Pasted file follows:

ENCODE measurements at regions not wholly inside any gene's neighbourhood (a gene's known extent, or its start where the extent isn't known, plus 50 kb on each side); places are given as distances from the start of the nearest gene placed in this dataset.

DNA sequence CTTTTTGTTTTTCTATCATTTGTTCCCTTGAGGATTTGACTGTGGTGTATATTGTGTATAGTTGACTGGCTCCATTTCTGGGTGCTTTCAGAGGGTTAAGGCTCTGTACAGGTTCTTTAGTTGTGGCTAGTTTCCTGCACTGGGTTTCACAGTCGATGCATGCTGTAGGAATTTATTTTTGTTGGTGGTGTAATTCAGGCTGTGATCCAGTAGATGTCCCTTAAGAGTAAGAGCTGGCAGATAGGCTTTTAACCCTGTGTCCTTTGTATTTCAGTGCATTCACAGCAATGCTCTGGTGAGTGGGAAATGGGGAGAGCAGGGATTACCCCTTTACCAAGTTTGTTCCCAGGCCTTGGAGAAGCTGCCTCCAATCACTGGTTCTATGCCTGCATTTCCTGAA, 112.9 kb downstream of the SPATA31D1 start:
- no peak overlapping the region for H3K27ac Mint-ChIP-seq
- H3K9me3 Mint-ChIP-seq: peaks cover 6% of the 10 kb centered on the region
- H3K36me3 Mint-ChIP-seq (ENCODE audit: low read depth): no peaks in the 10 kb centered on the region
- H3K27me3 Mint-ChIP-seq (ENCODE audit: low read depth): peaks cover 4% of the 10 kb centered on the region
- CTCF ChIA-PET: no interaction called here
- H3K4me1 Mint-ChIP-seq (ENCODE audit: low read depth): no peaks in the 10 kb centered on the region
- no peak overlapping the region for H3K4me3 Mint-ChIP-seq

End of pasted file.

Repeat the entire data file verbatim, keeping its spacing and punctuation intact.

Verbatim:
ENCODE measurements at regions not wholly inside any gene's neighbourhood (a gene's known extent, or its start where the extent isn't known, plus 50 kb on each side); places are given as distances from the start of the nearest gene placed in this dataset.

DNA sequence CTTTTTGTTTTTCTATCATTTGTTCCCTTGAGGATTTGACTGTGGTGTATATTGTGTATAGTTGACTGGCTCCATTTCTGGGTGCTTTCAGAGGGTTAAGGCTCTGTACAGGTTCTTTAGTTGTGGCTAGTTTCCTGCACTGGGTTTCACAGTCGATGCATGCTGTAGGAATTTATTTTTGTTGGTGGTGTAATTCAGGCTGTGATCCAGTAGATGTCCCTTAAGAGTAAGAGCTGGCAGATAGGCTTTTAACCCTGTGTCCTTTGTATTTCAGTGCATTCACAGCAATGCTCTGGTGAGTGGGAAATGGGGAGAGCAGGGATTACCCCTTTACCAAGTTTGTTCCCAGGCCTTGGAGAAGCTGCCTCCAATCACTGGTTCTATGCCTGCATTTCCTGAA, 112.9 kb downstream of the SPATA31D1 start:
- no peak overlapping the region for H3K27ac Mint-ChIP-seq
- H3K9me3 Mint-ChIP-seq: peaks cover 6% of the 10 kb centered on the region
- H3K36me3 Mint-ChIP-seq (ENCODE audit: low read depth): no peaks in the 10 kb centered on the region
- H3K27me3 Mint-ChIP-seq (ENCODE audit: low read depth): peaks cover 4% of the 10 kb centered on the region
- CTCF ChIA-PET: no interaction called here
- H3K4me1 Mint-ChIP-seq (ENCODE audit: low read depth): no peaks in the 10 kb centered on the region
- no peak overlapping the region for H3K4me3 Mint-ChIP-seq